Montana is a state in the Mountain West subregion of the Western United States. It is bordered by Idaho to the west, North Dakota and South Dakota to the east, Wyoming to the south, and the Canadian provinces of Alberta, British Columbia, and Saskatchewan to the north. It is the fourth-largest state by area, the eighth-least populous state, and the third-least densely populated state. Its capital is Helena, while the most populous city is Billings. The western half of the state contains numerous mountain ranges, while the eastern half is characterized by western prairie terrain and badlands, with smaller mountain ranges found throughout the state.
Most of Montana first came under American sovereignty with the Louisiana Purchase in 1803 and was explored by the Lewis and Clark Expedition shortly thereafter. Fur trappers followed and were the main economic activity in the area until gold was discovered in 1852. The ensuing gold rush, along with the passage of the Homestead Acts in 1862, brought large numbers of American settlers to Montana. Rapid population growth and development culminated in statehood on November 8, 1889. Mining, particularly around Butte and Helena, would remain the state’s main economic engine through the mid-20th century.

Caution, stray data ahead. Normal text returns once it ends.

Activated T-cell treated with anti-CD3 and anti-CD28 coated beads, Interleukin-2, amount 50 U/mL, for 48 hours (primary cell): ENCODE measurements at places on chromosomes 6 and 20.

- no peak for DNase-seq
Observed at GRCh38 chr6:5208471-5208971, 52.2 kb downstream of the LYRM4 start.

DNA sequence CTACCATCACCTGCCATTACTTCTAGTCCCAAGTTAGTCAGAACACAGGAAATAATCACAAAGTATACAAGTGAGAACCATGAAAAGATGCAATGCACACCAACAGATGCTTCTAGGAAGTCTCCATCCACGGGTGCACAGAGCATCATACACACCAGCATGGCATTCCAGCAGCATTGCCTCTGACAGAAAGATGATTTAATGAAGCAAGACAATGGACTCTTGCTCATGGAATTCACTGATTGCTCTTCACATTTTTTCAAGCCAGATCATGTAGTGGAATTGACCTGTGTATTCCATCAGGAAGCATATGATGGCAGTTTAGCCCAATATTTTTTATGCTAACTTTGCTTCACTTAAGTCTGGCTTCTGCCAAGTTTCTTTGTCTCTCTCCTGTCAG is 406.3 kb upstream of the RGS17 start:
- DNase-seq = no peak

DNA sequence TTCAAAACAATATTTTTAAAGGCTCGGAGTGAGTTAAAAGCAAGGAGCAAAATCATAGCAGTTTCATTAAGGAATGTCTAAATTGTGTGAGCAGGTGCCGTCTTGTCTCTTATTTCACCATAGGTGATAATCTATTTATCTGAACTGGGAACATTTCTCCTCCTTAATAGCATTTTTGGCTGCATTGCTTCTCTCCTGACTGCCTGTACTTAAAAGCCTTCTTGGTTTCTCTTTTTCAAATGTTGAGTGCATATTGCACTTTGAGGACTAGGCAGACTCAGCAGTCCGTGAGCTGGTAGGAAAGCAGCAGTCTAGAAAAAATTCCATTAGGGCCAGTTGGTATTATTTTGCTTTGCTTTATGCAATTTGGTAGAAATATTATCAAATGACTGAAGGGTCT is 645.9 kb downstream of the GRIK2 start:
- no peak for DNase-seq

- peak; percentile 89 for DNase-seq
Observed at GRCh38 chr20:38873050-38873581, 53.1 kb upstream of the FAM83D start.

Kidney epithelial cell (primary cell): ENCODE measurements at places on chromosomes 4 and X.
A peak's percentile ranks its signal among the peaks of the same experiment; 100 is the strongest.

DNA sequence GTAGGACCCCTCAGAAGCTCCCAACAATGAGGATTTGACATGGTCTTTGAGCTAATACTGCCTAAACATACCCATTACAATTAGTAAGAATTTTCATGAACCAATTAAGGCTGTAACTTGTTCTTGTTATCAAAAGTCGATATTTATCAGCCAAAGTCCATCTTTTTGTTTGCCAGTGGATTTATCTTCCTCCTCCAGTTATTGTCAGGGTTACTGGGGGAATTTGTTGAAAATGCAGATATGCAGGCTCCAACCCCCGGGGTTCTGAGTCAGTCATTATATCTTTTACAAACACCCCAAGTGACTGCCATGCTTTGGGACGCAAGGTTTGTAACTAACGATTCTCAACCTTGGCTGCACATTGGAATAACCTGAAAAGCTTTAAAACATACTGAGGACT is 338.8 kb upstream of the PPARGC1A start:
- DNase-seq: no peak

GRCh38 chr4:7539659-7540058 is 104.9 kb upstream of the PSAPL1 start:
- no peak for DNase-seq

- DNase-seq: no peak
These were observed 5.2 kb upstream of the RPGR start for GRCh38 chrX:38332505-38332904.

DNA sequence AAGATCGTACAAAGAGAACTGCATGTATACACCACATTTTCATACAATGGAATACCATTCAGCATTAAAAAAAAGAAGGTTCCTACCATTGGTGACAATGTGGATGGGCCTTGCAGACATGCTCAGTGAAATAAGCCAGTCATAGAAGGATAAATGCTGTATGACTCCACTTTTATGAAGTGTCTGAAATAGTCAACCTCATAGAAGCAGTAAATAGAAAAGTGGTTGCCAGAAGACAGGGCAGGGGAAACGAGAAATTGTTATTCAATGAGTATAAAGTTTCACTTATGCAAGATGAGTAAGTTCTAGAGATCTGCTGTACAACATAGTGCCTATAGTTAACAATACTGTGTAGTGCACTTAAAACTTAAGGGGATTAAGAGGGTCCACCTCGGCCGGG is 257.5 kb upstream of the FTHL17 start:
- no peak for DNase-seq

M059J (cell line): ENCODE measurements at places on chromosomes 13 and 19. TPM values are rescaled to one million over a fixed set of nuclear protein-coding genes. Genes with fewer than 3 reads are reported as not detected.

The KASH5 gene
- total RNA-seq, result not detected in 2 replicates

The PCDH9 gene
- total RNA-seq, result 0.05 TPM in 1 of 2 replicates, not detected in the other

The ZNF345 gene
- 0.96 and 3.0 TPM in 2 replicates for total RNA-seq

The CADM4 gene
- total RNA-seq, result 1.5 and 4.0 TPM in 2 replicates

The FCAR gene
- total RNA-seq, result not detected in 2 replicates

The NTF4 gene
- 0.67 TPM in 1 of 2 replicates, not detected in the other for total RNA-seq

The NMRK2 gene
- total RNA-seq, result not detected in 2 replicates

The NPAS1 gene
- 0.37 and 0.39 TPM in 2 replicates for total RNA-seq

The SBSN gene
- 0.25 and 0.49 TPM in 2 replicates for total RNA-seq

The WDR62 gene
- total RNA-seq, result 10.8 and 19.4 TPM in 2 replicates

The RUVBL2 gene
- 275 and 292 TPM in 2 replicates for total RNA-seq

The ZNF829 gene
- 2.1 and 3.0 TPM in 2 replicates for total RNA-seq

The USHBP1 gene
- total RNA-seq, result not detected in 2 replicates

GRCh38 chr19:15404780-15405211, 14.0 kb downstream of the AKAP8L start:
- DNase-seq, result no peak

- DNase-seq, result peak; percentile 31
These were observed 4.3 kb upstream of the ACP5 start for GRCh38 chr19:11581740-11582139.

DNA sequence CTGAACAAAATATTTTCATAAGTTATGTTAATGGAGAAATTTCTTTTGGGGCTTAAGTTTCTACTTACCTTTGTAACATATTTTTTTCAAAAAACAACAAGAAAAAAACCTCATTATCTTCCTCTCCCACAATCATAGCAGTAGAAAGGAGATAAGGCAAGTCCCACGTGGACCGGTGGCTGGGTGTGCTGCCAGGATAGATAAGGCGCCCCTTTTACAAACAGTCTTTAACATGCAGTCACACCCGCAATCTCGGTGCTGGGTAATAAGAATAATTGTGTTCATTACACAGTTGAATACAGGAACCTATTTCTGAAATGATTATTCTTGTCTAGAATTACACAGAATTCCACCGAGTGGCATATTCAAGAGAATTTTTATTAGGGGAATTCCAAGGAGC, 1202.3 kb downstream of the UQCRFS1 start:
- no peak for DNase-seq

Montana has no official nickname but several unofficial ones, most notably “Big Sky Country”, “The Treasure State”, “Land of the Shining Mountains”, and “The Last Best Place”. Its economy is primarily based on agriculture, including ranching and cereal grain farming. Other significant economic resources include oil, gas, coal, mining, and lumber. The health care, service, defense, and government sectors are also significant to the state’s economy. Montana’s fastest-growing sector is tourism, with 12.6 million tourists (as of 2019) visiting the state each year.